Global Jewish Reflections | These High Holidays, A Time to Speak and a Time to Listen
In this column, Sarita Robinson reflects on her own experiences, the Book of Proverbs, and how community organizing can be transformational when we intentionally create the space to ask questions and listen.
By Sarita Robinson - Director of Community Partnership (North); Movement for Reform Judaism, United Kingdom | September 21, 2022
Global Jewish Reflections is a recurring feature highlighting the spiritual wisdom of rabbis, Jewish educators, and others from around the JDC world.
I recently accidentally revealed that I knew something that I was not supposed to know. We’ve all said things we wish we hadn’t and, for me at least, my latest indiscretion will play on my mind for some time.
Luckily, there are framings based on our Torah and tradition that can help us deal with these moments. For example, you may be familiar with the quote relating to Torah as being “a tree of life to those who grasp it” (Proverbs 3:18), but there is another great proverb a little further along: “A healing tongue is a tree of life, but a crooked one causes a broken spirit.” (Proverbs 15:4). It may sound like it belongs in a fortune cookie, but for me it resonates incredibly. The verse is speaking about intent. When I accidentally outed myself for being “in the know,” there was no malicious goal. Intent is key to the difference between the crooked tongue that causes a broken spirit and the one that flows just a little too fast, too often, and without thinking things through beforehand.
Often when I do reflect before speaking, I realize it is better not to speak. One of the things I find the hardest about my job — serving as Director for Community Partnership (North) at the Movement for Reform Judaism in the United Kingdom — is knowing when to keep quiet. As someone who loves to talk and always has an opinion, it is a daily struggle to spend more time listening and less time talking. There is a great saying in Pirkei Avot 1:17 (Ethics of the Fathers): “Shimon, his son, used to say: All my days I grew up among the sages, and I have found nothing better for a person than silence.” That’s something that could have saved me a few hours ago!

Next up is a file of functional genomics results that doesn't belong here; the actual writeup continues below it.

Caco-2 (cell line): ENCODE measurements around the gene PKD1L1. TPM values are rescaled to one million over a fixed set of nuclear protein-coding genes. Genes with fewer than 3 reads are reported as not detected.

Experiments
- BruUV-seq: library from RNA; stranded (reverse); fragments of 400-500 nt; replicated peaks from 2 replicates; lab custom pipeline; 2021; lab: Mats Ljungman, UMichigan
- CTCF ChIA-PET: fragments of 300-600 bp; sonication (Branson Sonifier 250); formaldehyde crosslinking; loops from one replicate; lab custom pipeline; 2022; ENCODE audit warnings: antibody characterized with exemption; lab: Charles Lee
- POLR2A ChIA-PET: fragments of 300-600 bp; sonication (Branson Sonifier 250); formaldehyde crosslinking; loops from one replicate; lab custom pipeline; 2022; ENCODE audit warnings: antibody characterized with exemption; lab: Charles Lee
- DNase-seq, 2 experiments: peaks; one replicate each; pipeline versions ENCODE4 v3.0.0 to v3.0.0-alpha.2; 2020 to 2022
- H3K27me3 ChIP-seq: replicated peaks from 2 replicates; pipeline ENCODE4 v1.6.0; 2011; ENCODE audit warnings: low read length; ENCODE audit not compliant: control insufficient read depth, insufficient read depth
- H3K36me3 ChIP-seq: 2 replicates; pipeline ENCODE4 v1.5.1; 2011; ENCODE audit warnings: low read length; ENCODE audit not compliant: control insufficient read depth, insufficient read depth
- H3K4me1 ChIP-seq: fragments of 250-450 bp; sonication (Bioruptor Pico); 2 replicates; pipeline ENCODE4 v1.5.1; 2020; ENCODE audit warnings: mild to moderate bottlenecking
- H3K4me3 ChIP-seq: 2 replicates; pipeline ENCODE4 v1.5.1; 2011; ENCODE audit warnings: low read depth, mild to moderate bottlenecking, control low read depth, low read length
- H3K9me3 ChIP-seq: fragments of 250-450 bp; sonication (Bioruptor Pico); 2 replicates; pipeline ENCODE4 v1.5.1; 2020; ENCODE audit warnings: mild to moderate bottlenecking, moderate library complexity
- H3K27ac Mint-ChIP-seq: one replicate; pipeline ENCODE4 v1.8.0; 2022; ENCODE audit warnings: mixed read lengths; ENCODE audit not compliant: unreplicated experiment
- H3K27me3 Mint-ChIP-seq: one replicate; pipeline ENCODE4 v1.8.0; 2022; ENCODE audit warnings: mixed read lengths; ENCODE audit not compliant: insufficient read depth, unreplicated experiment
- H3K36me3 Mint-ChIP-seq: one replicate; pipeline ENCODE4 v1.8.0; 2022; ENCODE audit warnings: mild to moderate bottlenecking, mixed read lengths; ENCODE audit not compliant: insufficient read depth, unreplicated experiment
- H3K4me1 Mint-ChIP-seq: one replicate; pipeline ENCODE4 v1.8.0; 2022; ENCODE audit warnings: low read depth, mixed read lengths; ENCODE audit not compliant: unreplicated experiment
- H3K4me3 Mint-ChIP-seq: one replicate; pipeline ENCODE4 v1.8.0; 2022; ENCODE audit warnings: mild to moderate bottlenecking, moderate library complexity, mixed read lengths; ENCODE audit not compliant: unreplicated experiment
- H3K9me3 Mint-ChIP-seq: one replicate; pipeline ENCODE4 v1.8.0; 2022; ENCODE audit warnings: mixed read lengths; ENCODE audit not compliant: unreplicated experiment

Correct intent and the power of silence lead me to think about the power of listening. Some people (not me) find it easy to listen rather than speak, and when we all speak, then no one is being heard. For the past few years, the Movement for Reform Judaism has encouraged our synagogues to get involved with community organizing, whereby communities can make change through listening. The first stage is a campaign where we train a team of people to go out into the community and have a conversation that involves around 75 percent listening and 25 percent speaking.
This switch can be completely transformational — people are not used to being invited to a meeting where the ask is that they talk about themselves, their lives, their hopes … and they are truly listened to. What listening does is give space for problems to be heard and addressed, hopefully pre-empting any need for a crooked tongue.
This reminded me of one of my favorite Maya Angelou quotes: “People will forget what you said, people will forget what you did, but people will never forget how you made them feel.” Through listening, we enable others to feel heard and valued and build communities where power is a two-way street — “relational power” rather than “power over.”
What listening does is give space for problems to be heard and addressed, hopefully pre-empting any need for a crooked tongue.
Our words have a huge impact on other people, and according to Google, we speak somewhere between 7,000 and 25,000 words per day. (I bet I use more, but I don’t plan to count.)
What I do plan to do, and I would love you to join me in, is to be more intentional with my words, to listen more and to speak less, and to help others feel better through my speaking or listening. This is my resolution for Jewish year 5783!
Sarita Robinson is the Director of Community Partnership (North) at the Movement for Reform Judaism in the United Kingdom. She is also an alumna of Yesod, a partnership between the Rothschild Foundation Hanadiv Europe and JDC that works with community professionals and educators enhancing and strengthening Jewish life in Europe.